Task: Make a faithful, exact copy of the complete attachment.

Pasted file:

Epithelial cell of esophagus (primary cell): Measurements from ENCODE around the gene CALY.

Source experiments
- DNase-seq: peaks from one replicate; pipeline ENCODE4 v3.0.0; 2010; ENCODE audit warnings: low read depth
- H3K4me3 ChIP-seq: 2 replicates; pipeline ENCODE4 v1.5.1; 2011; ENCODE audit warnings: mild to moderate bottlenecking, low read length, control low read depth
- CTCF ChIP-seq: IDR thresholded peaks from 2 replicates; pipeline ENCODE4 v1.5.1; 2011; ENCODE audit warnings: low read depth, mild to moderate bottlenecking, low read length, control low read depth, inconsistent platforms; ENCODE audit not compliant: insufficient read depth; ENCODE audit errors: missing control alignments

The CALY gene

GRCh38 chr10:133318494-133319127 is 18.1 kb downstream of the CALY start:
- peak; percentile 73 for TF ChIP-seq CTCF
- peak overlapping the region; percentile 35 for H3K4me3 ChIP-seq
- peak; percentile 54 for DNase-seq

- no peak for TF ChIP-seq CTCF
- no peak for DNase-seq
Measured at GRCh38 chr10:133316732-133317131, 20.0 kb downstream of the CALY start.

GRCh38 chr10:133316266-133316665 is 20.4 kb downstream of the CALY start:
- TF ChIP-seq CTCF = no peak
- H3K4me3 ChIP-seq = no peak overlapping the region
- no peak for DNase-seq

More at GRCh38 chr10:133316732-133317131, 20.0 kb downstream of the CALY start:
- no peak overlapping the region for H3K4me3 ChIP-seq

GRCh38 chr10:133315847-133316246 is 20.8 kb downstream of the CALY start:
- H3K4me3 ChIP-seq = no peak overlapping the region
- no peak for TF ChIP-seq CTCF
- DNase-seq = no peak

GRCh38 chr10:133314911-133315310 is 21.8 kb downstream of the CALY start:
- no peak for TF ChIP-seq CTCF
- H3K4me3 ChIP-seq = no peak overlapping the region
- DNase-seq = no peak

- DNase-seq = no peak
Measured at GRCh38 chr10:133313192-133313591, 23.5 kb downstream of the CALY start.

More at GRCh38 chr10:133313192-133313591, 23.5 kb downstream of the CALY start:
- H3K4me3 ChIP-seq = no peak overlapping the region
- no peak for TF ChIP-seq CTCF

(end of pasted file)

Epithelial cell of esophagus (primary cell): Measurements from ENCODE around the gene CALY.

Source experiments
- DNase-seq: peaks from one replicate; pipeline ENCODE4 v3.0.0; 2010; ENCODE audit warnings: low read depth
- H3K4me3 ChIP-seq: 2 replicates; pipeline ENCODE4 v1.5.1; 2011; ENCODE audit warnings: mild to moderate bottlenecking, low read length, control low read depth
- CTCF ChIP-seq: IDR thresholded peaks from 2 replicates; pipeline ENCODE4 v1.5.1; 2011; ENCODE audit warnings: low read depth, mild to moderate bottlenecking, low read length, control low read depth, inconsistent platforms; ENCODE audit not compliant: insufficient read depth; ENCODE audit errors: missing control alignments

The CALY gene

GRCh38 chr10:133318494-133319127 is 18.1 kb downstream of the CALY start:
- peak; percentile 73 for TF ChIP-seq CTCF
- peak overlapping the region; percentile 35 for H3K4me3 ChIP-seq
- peak; percentile 54 for DNase-seq

- no peak for TF ChIP-seq CTCF
- no peak for DNase-seq
Measured at GRCh38 chr10:133316732-133317131, 20.0 kb downstream of the CALY start.

GRCh38 chr10:133316266-133316665 is 20.4 kb downstream of the CALY start:
- TF ChIP-seq CTCF = no peak
- H3K4me3 ChIP-seq = no peak overlapping the region
- no peak for DNase-seq

More at GRCh38 chr10:133316732-133317131, 20.0 kb downstream of the CALY start:
- no peak overlapping the region for H3K4me3 ChIP-seq

GRCh38 chr10:133315847-133316246 is 20.8 kb downstream of the CALY start:
- H3K4me3 ChIP-seq = no peak overlapping the region
- no peak for TF ChIP-seq CTCF
- DNase-seq = no peak

GRCh38 chr10:133314911-133315310 is 21.8 kb downstream of the CALY start:
- no peak for TF ChIP-seq CTCF
- H3K4me3 ChIP-seq = no peak overlapping the region
- DNase-seq = no peak

- DNase-seq = no peak
Measured at GRCh38 chr10:133313192-133313591, 23.5 kb downstream of the CALY start.

More at GRCh38 chr10:133313192-133313591, 23.5 kb downstream of the CALY start:
- H3K4me3 ChIP-seq = no peak overlapping the region
- no peak for TF ChIP-seq CTCF